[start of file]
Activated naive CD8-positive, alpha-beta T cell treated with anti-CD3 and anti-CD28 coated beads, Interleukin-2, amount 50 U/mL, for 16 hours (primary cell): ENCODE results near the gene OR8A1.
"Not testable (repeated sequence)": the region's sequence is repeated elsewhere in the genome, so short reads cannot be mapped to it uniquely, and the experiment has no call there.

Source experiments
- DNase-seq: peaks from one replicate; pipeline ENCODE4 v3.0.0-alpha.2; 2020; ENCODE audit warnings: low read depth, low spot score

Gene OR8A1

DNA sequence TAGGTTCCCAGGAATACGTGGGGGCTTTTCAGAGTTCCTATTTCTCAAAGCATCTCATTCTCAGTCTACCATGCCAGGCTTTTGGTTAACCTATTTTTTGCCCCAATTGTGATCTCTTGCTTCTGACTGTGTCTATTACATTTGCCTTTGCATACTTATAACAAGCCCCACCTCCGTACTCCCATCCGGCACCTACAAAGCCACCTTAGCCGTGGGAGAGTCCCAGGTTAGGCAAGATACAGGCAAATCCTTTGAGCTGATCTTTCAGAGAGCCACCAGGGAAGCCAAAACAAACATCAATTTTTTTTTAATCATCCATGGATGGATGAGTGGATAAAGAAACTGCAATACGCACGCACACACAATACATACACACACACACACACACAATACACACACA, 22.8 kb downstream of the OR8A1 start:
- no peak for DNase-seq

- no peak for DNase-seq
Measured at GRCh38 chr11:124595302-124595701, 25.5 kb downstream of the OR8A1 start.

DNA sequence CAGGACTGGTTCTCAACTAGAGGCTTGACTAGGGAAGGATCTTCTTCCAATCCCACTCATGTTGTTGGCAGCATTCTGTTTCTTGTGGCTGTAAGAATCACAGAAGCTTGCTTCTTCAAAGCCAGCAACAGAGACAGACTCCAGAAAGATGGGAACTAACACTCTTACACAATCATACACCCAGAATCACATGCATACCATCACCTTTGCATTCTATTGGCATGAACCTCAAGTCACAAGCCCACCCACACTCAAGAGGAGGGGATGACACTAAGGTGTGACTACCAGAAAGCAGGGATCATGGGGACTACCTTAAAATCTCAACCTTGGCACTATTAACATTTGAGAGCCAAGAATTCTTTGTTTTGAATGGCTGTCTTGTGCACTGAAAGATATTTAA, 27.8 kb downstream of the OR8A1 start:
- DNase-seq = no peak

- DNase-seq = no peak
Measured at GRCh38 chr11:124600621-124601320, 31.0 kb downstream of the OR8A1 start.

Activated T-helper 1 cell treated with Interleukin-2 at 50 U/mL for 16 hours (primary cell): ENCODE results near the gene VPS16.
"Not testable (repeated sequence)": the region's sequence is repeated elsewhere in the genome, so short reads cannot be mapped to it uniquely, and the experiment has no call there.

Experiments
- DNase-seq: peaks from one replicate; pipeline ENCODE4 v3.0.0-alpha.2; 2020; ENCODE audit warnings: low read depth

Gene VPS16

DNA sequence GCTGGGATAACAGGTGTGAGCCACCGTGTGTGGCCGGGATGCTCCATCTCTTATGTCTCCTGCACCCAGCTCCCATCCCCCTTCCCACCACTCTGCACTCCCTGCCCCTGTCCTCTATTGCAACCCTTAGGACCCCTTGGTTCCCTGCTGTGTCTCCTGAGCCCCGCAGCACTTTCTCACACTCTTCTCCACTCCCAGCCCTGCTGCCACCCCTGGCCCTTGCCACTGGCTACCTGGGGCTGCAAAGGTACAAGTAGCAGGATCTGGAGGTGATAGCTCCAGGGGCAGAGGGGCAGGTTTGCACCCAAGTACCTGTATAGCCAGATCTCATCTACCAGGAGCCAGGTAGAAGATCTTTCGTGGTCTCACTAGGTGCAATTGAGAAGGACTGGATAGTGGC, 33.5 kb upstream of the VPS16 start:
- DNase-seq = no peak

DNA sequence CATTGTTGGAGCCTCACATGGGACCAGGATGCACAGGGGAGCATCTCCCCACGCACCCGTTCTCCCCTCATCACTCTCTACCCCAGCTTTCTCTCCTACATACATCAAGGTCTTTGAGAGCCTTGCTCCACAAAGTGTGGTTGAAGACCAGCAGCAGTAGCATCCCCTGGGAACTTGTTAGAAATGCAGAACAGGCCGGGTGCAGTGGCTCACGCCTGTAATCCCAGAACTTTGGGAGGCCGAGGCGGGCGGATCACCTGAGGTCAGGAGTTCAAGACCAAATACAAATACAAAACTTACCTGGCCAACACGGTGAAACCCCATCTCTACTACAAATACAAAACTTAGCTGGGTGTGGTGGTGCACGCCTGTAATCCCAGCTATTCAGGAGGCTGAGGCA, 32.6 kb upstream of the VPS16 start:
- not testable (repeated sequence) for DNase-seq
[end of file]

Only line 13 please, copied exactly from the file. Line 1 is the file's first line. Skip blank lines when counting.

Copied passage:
Measured at GRCh38 chr11:124600621-124601320, 31.0 kb downstream of the OR8A1 start.